I think this book is attacking the right issue, but for me the approach taken doesn't greatly appeal.
The issue that Beck addresses is perhaps the most neglected in the whole fat-loss field: the formation of robust habits of constraint and moderation around food. It's based on the assumption that we simply lack the right tools to change our behaviour successfully.
The diet industry's obsession with finding some magical eating formula (low-fat vs low-carb vs paleo vs vegan etc etc ad infinitum) is all but drowning out the much simpler and more important issue of how to control our eating. The human body is highly adaptable and the search for the perfect diet is surely futile. I'm increasingly convinced that what we need to relearn is how to eat in moderation, consistently, for the rest of our lives.
It's when you compare the US and the UK to other countries that you release how gluttonous our eating culture has become. In Japan, for example, where only 3% of the population is obese as against 33% in the US and 24% in the UK, moderation in eating is highly valued socially and people eat sensible portions of nutritious and tasty food without continuous snacking. In the US and the UK, we've somehow fallen into eating too much and too often. We eat in the office, in the car, in the streets, in the cinema, in front of the TV...And portions get bigger and bigger. The reasons for the changes in our eating habits are complex, I think, but if 120 million Japanese can eat moderately there is surely no reason why I can't learn to do the same.
But how do we get from here to there? How do we relearn restraint? Simply telling people that they are weak and greedy is uncompassionate and ineffective. We now know that food is as addictive as opiates and mere willpower is all too often overwhelmed. We need effective tools for changing our addictive behaviour, and in many fields CBT is much the most proven modality for achieving behavioural change. Judith Beck is a highly respected figure in the CBT community, so surely this book is the answer?
Except that I feel it has a couple of major flaws.
First, it greatly complicates the process. It is highly programmed, with no less than 42 steps (and there's a supplementary workbook too), by which point there are 24 activities you are supposed to review on a daily basis. Good grief - does it really have to be so complicated? It's pretty hard to form 1 good habit, never mind 24. Most of us need to cut back by 500 calories or so to reduce, and then by 200 or so to maintain our weight. It's not really such a big deal and it seems to me that 24 changes is overkill. In my experience of psychology and counselling, attempting to change 24 habits in 42 days is very over-ambitious and failure prone, and the research backs me up. Far better, I would argue, to identify the 3 or 4 priority issues that are sabotaging your personal weight-loss and focus on them laser-like one at a time till each new habit becomes bomb-proof.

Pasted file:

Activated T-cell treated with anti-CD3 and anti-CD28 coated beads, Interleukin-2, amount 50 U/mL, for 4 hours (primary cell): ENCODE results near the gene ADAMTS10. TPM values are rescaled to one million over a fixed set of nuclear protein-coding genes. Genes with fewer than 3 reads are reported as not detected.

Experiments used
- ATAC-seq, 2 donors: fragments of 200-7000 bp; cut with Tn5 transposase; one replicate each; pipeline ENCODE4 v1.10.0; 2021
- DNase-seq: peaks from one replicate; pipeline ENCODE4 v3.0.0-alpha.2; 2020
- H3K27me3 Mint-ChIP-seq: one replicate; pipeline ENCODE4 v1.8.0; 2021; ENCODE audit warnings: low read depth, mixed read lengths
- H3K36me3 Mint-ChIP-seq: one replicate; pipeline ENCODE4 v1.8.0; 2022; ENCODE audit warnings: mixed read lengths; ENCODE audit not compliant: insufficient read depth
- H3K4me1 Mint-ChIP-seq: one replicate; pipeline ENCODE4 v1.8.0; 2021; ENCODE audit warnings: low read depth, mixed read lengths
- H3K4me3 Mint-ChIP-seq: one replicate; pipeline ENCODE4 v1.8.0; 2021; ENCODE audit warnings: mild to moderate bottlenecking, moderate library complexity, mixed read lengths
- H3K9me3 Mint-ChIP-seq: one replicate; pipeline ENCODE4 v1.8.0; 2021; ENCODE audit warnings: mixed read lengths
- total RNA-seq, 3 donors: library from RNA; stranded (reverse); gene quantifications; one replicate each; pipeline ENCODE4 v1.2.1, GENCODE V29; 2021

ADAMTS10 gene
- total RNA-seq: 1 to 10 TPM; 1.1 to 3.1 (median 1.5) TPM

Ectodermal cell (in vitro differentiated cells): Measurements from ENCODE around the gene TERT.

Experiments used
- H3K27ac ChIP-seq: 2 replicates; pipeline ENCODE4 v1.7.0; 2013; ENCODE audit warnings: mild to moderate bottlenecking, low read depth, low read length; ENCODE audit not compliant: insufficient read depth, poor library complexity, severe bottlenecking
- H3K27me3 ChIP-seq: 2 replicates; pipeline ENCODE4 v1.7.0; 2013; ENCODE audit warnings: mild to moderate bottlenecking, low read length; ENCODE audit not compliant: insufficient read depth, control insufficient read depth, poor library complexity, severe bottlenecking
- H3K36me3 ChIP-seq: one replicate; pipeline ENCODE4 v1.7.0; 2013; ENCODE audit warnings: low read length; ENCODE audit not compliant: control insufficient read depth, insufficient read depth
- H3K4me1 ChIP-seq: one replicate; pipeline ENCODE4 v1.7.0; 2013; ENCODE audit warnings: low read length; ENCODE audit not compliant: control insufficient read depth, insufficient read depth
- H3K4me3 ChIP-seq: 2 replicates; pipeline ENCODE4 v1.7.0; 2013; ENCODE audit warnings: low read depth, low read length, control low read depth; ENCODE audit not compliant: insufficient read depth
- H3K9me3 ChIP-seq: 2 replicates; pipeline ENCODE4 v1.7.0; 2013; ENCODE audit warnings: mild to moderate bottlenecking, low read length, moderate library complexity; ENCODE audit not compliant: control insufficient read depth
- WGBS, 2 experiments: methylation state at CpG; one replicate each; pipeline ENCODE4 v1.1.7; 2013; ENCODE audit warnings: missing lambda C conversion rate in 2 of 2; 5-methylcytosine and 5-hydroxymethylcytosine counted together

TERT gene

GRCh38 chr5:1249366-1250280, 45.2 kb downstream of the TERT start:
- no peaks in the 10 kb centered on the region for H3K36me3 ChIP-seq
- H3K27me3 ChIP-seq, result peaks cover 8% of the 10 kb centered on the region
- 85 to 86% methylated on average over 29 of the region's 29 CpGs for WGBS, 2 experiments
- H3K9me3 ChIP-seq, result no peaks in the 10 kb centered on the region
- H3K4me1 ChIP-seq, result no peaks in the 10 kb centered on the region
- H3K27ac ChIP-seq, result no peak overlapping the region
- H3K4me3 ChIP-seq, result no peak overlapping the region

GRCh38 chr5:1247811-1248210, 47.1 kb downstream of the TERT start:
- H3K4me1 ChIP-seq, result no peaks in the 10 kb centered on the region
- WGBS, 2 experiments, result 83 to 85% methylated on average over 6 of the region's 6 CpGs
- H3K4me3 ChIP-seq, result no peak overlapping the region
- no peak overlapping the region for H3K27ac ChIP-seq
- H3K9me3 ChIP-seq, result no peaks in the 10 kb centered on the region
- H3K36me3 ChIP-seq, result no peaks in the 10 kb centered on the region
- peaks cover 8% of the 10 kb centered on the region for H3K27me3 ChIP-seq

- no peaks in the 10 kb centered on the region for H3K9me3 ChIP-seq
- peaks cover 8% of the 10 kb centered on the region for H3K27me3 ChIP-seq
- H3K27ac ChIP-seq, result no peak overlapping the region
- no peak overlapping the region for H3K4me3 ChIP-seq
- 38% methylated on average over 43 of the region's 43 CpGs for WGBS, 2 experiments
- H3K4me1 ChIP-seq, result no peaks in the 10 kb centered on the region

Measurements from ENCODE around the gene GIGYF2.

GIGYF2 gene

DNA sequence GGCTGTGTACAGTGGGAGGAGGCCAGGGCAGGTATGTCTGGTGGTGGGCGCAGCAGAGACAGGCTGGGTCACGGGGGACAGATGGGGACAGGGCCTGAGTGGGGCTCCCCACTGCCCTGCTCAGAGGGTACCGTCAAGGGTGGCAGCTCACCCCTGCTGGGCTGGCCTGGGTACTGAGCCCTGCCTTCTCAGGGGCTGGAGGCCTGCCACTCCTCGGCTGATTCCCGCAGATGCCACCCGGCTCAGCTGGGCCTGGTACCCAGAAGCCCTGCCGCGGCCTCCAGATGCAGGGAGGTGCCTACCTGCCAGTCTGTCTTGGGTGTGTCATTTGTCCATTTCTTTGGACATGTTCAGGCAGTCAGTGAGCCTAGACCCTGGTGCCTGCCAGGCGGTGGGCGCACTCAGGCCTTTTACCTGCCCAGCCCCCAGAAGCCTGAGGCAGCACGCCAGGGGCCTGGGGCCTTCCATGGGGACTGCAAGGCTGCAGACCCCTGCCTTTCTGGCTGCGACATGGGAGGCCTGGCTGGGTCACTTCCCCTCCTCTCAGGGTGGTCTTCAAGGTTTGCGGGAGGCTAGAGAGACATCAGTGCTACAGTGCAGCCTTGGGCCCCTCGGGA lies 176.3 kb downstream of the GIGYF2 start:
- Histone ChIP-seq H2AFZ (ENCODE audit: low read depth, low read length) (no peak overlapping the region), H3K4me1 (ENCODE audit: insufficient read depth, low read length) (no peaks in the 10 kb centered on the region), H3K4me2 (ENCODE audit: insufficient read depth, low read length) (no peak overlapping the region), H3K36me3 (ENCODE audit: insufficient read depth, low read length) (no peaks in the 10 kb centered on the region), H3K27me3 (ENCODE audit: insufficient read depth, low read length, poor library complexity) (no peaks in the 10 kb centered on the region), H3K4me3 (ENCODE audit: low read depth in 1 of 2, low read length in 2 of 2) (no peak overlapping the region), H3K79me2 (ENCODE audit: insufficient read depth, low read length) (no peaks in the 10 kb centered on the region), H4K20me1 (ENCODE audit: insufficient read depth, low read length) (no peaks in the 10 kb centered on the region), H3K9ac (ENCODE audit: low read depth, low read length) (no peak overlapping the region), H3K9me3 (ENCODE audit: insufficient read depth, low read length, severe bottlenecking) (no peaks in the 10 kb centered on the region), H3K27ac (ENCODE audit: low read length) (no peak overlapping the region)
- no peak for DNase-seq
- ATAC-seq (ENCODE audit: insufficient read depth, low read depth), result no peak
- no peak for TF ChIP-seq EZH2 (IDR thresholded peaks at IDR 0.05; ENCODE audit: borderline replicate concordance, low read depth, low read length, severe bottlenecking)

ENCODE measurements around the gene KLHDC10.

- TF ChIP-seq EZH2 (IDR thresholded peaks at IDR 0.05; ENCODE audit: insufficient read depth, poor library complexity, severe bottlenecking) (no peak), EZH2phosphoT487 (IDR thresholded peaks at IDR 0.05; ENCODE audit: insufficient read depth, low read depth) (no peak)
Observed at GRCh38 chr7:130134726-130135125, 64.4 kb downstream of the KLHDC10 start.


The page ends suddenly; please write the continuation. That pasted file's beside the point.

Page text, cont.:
Secondly, and this is more subjective, I found the book uninspiring and joyless. Food should be a celebration, and I feel that this approach has lost touch with that. The first time I read it, some years back, I liked what it was trying to do but it didn't inspire me to take action. I really don't want to have this kind of relationship with food.
My first attempt at permanent fat loss has failed as the weight crept back and I'm looking to focus more on the habit-forming dimension second time around. So I've re-read this book, but still feel it's off-track. I'll mine it for ideas, but I've learned more from the habit-forming advice on John Berardi's Precision Nutrition website (prioritize the issues and tackle them one at a time), from Leo Babauta's The Power of Less (a minimalist approach to habit formation), Meg Selig's Changepower (a more detailed approach that might work better if you're facing serious issues with food addiction) and Brian Wansink's Mindless Eating (on neglected reasons for over-eating and the cumulative power of small changes).
Given the overwhelming and urgent importance of addressing the obesity explosion I find it surprising that there isn't a simple, practical, validated approach to improving eating habits. Precision Nutrition comes closest, I think, and seems to have a good success rate. So I'm going to base my second (and hopefully final!) approach on their advice, supplemented by insights from the other sources I've quoted.
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